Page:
For lunch, we stop at Helmut Newcake, the first gluten free bakery in Paris. We order some of the most fabulous quiche I have ever tasted and a disappointing pasta dish that Kyle kindly polishes off so I can enjoy more quiche. The server is rather nice, speaking English for us and not laughing at my sad attempts to speak in French. He also offers to bring us water after we awkwardly pour ourselves our own glasses out of our water bottles (we were afraid we’d have to pay for water like we did in Belgium). I order two chocolate eclairs, two caramel eclairs, and a baguette to go. The baguette was a little on the sweet side (best dipped in honey, Nutella or the like), but the eclairs were to die for! I almost make myself sick eating one per random spot visited in Paris – the Canal Saint-Martin, The Louvre, the River Seine, etc. Kyle tries one for himself after partaking in a disappointing and obviously frozen éclair at a normal bakery. He agrees – the eclairs from Helmut Newcake are amazing! The next day we are back for more quiche. The waiter recognizes us immediately, joking with us in English: “We have no pasta today, just the quiche. Water?” This time I do not order the eclairs (still on a sugar high), but the second round of quiche is worth the trip.
Our last spot on the gluten free tour is Lepice Assiette in Montmartre, a restaurant specializing in crepes, including naturally gluten free buckwheat crepes. We are the only ones silly enough to arrive right when the place opens at 6:30 PM (or rather, 18:30). When I tell the owner the crepes are “tres bien!” he cracks a broad smile at the compliment and enthusiastically serves us our second order of dessert crepes, caramel, pears and toffee and stewed apples with whipped cream (melted in our mouths). Needless to say, I feel like I got my taste of France! Thank you to Diane Keefe, Ray and Kate Keefe, Dee Dee and Bud Simpson, Jane McMeekin and Kyle’s Aunt Nancy – you made this incredibly tasty journey through the city possible.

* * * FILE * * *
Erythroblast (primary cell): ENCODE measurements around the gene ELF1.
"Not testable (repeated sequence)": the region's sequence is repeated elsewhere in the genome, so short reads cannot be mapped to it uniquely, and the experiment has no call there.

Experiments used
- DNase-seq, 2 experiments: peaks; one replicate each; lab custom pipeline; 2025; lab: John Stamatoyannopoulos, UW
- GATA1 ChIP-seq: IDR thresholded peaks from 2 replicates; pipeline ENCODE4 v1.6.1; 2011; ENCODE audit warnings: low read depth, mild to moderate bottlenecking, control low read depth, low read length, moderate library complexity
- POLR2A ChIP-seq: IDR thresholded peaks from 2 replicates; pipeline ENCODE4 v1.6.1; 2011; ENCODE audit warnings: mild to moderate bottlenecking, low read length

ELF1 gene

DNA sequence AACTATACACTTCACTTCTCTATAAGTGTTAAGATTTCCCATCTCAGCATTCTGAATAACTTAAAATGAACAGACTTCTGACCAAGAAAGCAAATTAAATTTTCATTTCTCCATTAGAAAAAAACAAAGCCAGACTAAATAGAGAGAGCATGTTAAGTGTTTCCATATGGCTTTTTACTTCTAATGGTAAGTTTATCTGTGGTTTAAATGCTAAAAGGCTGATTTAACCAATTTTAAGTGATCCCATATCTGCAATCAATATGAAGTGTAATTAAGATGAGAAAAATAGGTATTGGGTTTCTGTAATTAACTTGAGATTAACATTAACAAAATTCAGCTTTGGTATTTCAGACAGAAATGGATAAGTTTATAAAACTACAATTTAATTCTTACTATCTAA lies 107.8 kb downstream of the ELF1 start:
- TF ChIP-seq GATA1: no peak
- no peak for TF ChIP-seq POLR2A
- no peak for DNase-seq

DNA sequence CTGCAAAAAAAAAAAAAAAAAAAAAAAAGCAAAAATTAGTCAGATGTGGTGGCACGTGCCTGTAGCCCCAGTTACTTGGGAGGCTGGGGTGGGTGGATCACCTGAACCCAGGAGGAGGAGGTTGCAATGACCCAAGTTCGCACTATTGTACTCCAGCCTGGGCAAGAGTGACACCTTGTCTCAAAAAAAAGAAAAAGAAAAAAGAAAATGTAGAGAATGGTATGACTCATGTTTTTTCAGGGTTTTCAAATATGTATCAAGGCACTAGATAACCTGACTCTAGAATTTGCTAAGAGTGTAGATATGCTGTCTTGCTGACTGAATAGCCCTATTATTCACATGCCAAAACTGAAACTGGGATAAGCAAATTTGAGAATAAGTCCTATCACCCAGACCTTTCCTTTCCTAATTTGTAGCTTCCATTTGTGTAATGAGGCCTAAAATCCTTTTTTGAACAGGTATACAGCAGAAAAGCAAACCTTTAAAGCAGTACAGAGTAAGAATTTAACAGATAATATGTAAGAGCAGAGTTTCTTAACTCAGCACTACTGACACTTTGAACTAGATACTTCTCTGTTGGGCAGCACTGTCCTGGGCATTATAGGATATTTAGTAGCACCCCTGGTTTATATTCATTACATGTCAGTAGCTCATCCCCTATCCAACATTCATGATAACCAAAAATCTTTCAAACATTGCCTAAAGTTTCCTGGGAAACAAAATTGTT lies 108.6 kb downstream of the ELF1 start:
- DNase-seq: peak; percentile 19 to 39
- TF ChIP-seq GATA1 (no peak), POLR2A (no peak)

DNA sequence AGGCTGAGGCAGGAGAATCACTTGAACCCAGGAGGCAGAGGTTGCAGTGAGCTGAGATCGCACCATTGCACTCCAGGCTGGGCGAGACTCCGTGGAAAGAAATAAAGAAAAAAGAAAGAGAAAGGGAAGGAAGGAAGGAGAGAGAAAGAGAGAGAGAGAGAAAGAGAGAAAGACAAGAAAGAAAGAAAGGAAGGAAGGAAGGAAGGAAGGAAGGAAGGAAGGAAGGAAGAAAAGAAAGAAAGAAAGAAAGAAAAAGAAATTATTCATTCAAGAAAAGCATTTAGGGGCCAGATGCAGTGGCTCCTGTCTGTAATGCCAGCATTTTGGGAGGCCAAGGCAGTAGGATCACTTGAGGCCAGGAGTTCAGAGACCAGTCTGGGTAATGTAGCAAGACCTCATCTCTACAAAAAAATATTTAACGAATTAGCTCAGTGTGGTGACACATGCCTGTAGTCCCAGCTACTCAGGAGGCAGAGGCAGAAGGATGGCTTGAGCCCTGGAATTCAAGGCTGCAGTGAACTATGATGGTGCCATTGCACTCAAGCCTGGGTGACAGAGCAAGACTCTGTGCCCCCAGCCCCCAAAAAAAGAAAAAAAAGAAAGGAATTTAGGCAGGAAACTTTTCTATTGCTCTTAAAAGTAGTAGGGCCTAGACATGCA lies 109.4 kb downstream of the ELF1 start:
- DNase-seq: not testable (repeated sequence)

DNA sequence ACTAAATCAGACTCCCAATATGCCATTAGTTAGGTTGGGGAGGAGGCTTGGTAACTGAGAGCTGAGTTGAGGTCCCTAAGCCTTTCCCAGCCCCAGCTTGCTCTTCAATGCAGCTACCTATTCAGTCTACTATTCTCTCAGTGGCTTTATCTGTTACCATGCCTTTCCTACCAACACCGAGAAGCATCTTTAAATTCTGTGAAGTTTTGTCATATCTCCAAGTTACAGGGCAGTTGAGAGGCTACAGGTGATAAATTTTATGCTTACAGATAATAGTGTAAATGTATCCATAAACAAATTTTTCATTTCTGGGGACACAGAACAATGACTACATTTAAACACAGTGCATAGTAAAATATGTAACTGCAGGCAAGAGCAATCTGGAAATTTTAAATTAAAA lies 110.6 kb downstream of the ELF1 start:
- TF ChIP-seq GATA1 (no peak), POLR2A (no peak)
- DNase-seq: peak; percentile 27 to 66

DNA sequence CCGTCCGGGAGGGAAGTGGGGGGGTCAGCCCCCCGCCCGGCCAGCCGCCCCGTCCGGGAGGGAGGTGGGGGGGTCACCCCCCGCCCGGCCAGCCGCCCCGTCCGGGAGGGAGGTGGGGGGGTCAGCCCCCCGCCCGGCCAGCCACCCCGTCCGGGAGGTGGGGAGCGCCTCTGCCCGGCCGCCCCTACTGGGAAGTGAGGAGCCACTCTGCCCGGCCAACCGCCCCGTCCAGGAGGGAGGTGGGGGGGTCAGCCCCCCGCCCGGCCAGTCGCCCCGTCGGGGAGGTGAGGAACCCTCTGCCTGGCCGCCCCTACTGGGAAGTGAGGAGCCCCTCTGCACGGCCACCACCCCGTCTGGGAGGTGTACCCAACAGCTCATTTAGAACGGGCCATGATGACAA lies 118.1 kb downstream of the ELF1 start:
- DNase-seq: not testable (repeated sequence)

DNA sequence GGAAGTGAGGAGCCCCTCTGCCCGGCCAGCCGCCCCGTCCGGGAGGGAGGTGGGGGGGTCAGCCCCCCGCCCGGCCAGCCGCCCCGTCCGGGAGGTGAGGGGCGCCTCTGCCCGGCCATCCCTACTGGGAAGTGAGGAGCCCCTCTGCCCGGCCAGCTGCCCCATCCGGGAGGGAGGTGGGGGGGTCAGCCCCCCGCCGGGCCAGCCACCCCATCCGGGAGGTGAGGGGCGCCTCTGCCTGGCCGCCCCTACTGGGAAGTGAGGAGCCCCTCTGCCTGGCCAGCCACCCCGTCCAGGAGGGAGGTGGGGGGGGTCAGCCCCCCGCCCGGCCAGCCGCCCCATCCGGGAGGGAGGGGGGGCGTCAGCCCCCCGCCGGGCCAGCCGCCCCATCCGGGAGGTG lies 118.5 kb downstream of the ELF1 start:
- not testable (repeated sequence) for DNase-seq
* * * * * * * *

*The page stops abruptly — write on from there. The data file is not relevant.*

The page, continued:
Pedestrians in Paris – Day 1
The Eiffel Tower ends our lengthy tour on-foot. Rather than stand in 2 hour queues or trudge up the stairs to only a 2nd level view, we go into a local market and buy ourselves cheap wine (but the good stuff), cheese, an assortment of meats, grapes, etc. and have a picnic at the foot of it. Despite all the tourists (and the street vendors descending upon us like vultures with their expensive cheap wine every three minutes or so – do they not see we are fully stocked?!), the tower itself does not disappoint. It is truly a wonder!
At first, we are not certain we plan to stay another day – the whole of Europe awaits! However, I come back to our hostel to find my camp towel has been nicked. Kyle admits he has an errand to run, too; his Teva sandals are about a day away from being unwearable. We buy a subway pass to scout out all the camp stores we can find online, traveling to the outskirts of Paris even (Paris has palm trees?!), only to discover that Paris’s Go Sports store right beside the Place de Republique is where we want to go (basically two shakes from our hostel). We make our purchases, return to my favorite bakery for some quiche, and then head over to Montmartre for some traditional Parisian street life.
The next day on our way out of the city, Kyle is in a Lidl’s stocking up on lunch stuff when I am approached by a man who speaks to me in French. I try, but no success, so he switches to English. “Where are you from?” he asks me. “New York,” I respond. “New York?” the man shakes his head in awe. “A miracle!”